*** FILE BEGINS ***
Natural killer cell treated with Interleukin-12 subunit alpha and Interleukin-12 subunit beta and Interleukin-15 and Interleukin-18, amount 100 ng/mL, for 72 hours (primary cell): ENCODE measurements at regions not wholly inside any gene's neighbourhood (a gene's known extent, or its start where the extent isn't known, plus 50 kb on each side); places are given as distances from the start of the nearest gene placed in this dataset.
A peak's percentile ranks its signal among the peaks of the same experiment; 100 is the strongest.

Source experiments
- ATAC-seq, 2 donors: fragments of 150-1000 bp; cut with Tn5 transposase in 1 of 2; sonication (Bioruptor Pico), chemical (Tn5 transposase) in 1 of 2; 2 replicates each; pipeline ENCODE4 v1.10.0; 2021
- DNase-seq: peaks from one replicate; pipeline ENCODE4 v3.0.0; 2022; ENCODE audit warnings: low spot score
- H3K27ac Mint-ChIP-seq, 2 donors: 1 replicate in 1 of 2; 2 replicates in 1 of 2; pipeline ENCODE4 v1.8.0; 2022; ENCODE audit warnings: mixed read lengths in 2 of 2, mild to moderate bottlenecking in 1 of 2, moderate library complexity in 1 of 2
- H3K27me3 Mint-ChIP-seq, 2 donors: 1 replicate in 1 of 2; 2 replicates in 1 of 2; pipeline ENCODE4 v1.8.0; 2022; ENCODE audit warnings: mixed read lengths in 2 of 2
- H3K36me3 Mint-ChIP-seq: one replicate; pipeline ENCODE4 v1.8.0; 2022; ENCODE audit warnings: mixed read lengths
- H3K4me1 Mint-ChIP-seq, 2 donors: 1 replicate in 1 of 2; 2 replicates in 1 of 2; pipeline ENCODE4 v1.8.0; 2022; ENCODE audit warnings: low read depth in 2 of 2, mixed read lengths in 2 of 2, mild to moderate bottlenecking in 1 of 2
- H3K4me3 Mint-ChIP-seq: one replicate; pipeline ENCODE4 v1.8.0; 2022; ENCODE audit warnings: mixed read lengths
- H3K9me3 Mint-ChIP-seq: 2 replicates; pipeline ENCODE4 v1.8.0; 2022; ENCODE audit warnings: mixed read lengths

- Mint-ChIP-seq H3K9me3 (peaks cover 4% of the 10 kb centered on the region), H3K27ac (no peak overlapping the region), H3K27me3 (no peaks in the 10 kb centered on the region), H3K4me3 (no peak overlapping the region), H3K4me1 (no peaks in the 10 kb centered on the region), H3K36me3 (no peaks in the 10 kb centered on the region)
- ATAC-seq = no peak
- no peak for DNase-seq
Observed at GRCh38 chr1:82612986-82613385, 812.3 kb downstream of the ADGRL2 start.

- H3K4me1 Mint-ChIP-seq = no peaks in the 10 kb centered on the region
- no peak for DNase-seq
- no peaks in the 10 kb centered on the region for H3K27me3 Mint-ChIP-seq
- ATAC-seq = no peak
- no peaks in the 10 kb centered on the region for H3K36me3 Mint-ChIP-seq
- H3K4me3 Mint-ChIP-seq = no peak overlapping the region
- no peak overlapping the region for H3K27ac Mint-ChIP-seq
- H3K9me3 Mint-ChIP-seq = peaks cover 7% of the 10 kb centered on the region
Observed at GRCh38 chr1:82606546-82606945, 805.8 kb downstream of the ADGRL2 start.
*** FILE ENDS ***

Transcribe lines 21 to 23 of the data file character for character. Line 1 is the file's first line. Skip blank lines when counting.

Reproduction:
- H3K4me3 Mint-ChIP-seq = no peak overlapping the region
- no peak overlapping the region for H3K27ac Mint-ChIP-seq
- H3K9me3 Mint-ChIP-seq = peaks cover 7% of the 10 kb centered on the region